Three things I’ve always known about myself, but have struggled to come to terms with:
1) I’m a long-term optimist (i.e. I believe big positive changes can happen over the long haul), but a short-term pessimist. This leads me to focus on what’s wrong rather than what’s right in my daily life, and lights a fire under me to keep working on improving myself and my situation. The consequence of this? I’m usually miserable about whatever is sitting right in front of me, and I rarely take time to stop and smell the roses.
2) I’m an obsessively hard worker, because that’s my natural state of being. But guilt around how I should be carving out more time and mental space for non-work stuff creates friction for me constantly, as does the feeling of needing to “make enough progress” in my work so that I can take guilt-free time off. This disposition is not something I have ever been able to change, and so I need to mitigate its negative effects through coping mechanisms, habits, and compromises in my non-work relationships.
3) I believe most people who give or seek advice on work/life balance are straddling the line between two different worlds and this is what causes their suffering. Either you accept the bargain of being someone else’s employee and then try to make life as comfortable as you can, or you go out and cut your own path through life and accept the inevitable discomfort that comes along with that.
I tend to judge people who complain about their work, or set expectations for me on how I ought to live based on their own preferences. Hard work is underrated and people don’t count their blessings often enough. I can’t relate to complainers, and I’m tired of pretending like I’m someone who can.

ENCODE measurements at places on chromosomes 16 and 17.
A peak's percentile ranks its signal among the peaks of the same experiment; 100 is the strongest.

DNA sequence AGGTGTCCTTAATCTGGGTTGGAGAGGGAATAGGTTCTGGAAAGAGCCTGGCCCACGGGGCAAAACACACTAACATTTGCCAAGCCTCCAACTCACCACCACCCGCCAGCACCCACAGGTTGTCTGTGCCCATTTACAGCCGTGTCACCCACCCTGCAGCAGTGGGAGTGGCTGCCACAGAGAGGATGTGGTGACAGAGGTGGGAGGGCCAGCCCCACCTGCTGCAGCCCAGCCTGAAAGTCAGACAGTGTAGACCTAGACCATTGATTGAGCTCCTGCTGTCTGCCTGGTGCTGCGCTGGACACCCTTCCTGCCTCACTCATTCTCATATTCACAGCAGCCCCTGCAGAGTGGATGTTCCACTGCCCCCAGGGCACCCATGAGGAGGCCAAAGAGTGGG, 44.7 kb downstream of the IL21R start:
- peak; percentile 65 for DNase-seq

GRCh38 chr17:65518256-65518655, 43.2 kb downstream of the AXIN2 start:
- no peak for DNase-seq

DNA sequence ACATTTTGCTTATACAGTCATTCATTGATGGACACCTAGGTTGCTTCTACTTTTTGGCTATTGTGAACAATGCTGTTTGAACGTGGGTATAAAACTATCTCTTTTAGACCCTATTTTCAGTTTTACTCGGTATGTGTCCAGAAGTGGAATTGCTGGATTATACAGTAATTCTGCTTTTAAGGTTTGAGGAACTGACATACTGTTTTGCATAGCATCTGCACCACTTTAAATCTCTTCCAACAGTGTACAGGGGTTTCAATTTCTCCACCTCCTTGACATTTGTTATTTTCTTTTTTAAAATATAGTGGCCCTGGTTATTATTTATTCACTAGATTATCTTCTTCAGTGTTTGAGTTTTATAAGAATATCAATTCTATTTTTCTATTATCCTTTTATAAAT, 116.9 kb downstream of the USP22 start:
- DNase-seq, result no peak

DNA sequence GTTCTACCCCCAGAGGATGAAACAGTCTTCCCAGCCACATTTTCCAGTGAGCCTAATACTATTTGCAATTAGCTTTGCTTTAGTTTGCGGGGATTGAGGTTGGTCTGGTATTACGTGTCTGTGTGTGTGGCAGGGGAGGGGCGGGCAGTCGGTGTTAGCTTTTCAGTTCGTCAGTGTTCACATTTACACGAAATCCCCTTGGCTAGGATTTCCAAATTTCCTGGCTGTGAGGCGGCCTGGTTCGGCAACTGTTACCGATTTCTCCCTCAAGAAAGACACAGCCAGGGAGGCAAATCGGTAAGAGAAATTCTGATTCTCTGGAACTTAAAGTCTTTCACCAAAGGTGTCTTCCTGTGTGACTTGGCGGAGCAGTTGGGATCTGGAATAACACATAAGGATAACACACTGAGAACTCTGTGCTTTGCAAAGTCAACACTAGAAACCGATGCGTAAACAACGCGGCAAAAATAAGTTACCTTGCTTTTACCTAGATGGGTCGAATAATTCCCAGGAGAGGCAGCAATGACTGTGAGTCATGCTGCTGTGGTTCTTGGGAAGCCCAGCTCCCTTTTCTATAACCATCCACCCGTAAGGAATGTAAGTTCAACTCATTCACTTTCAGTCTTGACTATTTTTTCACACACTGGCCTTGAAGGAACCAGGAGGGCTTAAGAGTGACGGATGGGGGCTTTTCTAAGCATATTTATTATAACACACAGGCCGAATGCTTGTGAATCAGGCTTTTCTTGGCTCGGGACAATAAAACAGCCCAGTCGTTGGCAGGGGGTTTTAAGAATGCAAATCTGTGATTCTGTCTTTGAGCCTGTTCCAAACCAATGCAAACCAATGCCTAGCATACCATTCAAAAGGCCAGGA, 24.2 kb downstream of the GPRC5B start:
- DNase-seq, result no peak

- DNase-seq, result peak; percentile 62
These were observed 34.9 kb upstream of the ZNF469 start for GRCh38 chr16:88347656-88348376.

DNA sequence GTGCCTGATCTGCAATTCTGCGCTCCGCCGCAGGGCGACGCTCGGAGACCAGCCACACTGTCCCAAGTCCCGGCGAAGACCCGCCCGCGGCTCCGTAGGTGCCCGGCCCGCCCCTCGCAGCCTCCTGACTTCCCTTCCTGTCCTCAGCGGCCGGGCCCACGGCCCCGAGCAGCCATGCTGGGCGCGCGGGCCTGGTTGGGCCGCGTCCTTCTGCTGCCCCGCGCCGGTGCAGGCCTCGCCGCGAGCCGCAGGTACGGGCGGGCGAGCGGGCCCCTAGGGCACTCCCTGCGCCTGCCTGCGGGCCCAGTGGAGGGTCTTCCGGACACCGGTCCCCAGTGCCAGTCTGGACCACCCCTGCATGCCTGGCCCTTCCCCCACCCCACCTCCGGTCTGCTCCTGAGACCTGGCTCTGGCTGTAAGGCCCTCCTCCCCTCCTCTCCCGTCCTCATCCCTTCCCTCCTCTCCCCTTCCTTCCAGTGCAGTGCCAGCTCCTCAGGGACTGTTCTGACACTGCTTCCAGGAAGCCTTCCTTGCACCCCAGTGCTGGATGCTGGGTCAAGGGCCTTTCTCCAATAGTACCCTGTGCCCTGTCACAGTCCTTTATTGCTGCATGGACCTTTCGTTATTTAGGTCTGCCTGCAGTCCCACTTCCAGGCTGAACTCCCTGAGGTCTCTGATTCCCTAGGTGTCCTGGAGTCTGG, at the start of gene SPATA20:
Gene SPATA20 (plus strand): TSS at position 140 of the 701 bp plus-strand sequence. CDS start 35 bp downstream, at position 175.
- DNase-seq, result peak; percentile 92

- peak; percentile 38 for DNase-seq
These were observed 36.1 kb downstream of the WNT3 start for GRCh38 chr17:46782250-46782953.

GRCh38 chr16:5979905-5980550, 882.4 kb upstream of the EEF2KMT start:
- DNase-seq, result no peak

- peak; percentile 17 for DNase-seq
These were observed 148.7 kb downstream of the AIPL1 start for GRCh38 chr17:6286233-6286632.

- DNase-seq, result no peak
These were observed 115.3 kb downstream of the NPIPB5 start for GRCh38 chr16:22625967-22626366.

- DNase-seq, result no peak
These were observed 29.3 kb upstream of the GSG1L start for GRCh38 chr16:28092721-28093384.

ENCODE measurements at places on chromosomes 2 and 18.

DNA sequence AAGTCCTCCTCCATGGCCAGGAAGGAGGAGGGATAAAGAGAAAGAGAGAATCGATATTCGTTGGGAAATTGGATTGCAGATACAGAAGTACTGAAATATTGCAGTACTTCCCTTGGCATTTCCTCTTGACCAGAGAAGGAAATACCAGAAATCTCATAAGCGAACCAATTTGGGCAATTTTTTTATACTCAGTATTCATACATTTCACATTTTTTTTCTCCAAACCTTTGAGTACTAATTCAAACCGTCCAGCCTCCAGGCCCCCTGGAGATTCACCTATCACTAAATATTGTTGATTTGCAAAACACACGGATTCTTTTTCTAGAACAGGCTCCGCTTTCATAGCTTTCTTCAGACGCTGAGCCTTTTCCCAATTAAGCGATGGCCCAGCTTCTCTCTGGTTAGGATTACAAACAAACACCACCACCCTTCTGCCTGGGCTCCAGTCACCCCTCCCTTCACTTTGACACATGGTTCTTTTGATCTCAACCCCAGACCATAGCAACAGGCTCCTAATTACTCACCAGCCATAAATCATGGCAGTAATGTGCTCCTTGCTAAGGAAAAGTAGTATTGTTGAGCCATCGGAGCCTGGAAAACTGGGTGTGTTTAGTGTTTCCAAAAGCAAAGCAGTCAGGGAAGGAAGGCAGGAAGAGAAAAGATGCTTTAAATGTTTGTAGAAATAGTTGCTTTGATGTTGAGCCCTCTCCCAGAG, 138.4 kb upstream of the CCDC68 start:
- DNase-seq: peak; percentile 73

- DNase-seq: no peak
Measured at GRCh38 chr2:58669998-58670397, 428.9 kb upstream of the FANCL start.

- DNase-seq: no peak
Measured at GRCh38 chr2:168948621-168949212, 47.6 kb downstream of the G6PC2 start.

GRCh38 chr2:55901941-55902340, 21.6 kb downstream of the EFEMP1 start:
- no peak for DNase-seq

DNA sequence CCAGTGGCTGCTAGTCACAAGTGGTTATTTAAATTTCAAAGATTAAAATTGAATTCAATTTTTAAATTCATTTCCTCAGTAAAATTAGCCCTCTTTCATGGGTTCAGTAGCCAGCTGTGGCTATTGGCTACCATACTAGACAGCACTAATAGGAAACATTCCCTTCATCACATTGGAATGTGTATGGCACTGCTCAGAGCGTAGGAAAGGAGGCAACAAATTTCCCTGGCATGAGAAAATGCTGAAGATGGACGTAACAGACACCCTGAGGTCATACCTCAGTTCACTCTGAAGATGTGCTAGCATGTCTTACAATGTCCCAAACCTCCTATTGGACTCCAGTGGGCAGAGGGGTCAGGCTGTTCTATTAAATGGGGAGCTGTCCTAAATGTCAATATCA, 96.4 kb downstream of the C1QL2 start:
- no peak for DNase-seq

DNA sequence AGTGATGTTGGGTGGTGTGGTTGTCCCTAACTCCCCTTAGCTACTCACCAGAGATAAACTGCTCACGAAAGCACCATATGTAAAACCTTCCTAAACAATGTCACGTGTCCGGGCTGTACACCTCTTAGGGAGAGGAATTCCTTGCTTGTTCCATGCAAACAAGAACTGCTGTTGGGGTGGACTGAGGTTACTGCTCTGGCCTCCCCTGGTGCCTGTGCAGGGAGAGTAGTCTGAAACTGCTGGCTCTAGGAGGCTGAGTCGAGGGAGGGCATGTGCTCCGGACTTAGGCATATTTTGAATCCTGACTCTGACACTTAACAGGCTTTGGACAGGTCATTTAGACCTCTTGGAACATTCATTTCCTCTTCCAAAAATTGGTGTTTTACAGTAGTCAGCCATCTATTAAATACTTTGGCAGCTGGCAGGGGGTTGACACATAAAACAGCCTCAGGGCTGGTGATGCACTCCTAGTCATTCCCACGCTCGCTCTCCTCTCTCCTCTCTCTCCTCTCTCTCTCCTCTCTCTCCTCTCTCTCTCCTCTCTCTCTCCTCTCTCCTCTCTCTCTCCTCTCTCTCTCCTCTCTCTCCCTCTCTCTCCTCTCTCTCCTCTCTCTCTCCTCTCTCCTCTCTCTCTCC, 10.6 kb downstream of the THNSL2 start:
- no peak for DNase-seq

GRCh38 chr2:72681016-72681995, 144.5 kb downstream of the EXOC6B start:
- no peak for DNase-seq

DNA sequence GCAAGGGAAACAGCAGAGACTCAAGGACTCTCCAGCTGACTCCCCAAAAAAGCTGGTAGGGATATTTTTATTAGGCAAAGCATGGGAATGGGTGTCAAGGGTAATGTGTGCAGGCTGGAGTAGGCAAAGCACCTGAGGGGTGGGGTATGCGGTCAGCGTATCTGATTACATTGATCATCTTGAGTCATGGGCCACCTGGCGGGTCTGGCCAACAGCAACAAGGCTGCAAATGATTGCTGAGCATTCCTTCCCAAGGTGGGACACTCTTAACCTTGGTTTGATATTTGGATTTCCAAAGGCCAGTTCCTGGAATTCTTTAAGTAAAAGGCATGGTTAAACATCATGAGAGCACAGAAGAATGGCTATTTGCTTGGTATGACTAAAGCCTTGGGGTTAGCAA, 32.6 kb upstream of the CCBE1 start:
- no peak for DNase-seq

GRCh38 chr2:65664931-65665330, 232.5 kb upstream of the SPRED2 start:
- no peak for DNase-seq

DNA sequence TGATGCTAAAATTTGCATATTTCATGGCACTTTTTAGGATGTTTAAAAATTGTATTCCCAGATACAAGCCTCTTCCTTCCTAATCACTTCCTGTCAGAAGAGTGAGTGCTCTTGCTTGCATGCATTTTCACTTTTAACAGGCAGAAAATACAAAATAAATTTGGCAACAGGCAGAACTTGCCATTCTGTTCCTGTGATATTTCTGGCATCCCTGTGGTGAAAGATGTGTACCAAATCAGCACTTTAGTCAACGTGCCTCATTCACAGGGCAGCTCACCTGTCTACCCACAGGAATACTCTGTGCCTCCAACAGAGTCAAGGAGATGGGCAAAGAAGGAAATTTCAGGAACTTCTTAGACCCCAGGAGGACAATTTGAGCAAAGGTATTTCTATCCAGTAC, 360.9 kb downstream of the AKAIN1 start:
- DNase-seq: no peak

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This isn’t advice for how others ought to live their lives. If I could be comfortable working a 9-5 job in some useful but sleepy position somewhere, and have perfect work/life balance, I’d definitely take that bargain. But that’s just not how I’m wired, and so I need to play the career game by my own rules.
The flipside of this is that although I can accept that I’m a square peg in a round hole, I need to remember that a lot of people I care about aren’t. And so figuring out how to navigate the space between me and the many loved ones in my life who do not have these same driving forces is something I care about and will keep working at over the years. But I’m tired of pretending I’m something I’m not, and apologizing for what I am.
So no more apologies.